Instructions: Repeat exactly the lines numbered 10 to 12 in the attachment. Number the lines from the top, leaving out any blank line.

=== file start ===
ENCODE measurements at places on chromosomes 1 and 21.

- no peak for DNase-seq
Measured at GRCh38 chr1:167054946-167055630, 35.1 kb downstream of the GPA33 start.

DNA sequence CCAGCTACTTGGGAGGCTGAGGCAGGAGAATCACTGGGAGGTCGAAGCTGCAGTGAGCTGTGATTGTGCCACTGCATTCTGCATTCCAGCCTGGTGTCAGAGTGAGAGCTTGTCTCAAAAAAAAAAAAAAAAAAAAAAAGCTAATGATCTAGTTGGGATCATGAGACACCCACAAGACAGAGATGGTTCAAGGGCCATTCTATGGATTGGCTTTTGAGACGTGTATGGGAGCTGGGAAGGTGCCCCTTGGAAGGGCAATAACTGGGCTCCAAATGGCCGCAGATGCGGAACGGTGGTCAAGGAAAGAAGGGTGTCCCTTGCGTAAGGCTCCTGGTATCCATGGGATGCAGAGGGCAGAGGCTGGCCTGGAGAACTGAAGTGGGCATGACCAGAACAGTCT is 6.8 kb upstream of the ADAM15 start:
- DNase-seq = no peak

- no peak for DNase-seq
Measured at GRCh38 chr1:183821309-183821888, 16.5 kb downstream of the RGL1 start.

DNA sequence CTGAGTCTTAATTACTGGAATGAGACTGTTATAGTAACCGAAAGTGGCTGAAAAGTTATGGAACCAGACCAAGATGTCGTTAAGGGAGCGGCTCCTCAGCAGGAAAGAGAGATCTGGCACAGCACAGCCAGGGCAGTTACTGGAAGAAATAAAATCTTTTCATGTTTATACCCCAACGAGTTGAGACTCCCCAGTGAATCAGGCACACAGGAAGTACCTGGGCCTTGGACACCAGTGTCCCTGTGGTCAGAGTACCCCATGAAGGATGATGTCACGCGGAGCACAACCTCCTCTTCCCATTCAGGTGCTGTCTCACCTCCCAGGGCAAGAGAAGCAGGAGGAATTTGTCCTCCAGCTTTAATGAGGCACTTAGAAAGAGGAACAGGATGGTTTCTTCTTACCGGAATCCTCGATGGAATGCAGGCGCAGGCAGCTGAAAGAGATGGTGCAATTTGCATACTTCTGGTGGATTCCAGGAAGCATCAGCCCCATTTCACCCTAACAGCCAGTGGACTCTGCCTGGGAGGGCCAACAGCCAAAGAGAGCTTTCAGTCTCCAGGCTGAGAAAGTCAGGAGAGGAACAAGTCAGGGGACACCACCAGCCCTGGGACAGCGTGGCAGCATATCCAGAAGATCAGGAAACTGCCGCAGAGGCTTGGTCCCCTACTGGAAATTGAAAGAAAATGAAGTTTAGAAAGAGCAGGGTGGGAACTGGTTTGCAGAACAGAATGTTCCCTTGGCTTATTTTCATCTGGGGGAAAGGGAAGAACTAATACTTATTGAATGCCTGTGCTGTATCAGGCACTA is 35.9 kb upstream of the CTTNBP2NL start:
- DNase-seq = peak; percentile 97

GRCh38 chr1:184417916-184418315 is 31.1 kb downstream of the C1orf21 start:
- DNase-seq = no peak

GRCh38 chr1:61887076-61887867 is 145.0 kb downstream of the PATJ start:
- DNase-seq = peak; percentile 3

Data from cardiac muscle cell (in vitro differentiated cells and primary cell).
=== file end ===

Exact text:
GRCh38 chr1:184417916-184418315 is 31.1 kb downstream of the C1orf21 start:
- DNase-seq = no peak

GRCh38 chr1:61887076-61887867 is 145.0 kb downstream of the PATJ start: